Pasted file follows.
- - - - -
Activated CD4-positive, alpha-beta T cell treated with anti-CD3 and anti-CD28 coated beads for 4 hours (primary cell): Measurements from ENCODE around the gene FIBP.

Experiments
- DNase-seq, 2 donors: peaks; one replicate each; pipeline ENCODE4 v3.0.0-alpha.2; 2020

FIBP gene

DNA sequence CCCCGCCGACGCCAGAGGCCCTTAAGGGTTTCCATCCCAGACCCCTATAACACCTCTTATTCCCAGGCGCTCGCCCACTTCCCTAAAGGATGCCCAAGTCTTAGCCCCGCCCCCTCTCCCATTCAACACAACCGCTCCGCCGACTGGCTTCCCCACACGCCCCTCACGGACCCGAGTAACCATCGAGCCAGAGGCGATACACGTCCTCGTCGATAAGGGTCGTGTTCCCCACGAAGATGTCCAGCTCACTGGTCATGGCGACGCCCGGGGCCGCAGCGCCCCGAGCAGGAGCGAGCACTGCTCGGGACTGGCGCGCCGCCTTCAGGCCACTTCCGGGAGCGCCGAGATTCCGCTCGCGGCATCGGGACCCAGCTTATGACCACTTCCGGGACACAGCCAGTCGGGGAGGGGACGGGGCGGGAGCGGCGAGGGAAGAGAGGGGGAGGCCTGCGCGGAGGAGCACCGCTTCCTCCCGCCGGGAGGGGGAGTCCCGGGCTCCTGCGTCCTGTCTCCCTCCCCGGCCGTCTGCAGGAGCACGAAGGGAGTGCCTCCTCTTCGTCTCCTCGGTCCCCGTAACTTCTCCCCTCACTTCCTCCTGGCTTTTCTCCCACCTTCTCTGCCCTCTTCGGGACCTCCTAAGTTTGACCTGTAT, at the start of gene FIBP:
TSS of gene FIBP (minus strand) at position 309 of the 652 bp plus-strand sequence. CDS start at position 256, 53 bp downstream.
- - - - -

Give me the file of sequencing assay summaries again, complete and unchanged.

Activated CD4-positive, alpha-beta T cell treated with anti-CD3 and anti-CD28 coated beads for 4 hours (primary cell): Measurements from ENCODE around the gene FIBP.

Experiments
- DNase-seq, 2 donors: peaks; one replicate each; pipeline ENCODE4 v3.0.0-alpha.2; 2020

FIBP gene

DNA sequence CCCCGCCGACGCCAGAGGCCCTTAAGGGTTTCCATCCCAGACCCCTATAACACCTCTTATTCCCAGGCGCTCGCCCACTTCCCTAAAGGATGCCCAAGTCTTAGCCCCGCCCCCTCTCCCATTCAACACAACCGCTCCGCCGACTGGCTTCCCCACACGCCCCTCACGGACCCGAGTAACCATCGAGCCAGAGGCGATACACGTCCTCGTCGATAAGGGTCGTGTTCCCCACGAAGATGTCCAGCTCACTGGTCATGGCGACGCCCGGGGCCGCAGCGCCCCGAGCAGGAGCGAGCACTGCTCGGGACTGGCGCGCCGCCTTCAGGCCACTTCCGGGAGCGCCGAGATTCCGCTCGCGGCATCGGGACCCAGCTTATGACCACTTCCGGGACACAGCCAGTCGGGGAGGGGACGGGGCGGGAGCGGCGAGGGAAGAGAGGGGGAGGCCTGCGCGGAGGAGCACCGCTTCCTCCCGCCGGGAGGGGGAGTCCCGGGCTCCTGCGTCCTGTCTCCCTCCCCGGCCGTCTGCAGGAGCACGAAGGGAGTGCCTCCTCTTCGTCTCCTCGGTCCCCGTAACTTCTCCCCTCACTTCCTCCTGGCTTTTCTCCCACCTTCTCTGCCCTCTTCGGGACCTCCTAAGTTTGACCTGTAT, at the start of gene FIBP:
TSS of gene FIBP (minus strand) at position 309 of the 652 bp plus-strand sequence. CDS start at position 256, 53 bp downstream.